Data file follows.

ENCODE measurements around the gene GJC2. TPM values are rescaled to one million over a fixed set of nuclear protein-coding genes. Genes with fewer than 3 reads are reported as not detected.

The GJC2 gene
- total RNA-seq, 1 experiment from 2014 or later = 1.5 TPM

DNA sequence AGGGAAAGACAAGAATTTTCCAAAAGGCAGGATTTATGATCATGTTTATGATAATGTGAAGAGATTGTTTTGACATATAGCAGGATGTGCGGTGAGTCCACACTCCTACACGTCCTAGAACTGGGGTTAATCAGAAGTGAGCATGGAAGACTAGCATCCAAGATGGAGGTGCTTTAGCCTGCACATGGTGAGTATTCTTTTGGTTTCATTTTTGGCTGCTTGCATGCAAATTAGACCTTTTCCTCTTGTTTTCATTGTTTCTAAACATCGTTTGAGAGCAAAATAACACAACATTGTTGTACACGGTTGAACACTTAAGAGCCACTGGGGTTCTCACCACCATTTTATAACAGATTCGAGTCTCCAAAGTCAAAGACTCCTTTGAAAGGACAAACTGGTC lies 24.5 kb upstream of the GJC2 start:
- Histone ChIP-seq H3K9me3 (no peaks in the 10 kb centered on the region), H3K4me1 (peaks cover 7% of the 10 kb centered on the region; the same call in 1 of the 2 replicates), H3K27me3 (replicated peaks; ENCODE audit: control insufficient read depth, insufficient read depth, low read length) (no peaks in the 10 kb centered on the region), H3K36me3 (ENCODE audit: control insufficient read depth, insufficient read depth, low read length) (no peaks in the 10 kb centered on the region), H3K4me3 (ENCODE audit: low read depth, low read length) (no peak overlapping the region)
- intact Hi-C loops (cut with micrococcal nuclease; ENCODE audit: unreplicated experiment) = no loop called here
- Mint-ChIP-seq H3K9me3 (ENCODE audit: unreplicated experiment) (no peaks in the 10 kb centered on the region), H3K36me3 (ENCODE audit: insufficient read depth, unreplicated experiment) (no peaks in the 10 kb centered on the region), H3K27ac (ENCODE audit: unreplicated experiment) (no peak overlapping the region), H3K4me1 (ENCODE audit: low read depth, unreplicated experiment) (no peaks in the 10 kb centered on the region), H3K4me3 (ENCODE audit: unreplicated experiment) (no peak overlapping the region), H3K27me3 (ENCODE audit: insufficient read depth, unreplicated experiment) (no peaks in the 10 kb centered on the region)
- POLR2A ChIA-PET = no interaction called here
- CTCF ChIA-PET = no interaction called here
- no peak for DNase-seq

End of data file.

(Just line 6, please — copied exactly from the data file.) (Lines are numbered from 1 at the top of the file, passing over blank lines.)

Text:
- intact Hi-C loops (cut with micrococcal nuclease; ENCODE audit: unreplicated experiment) = no loop called here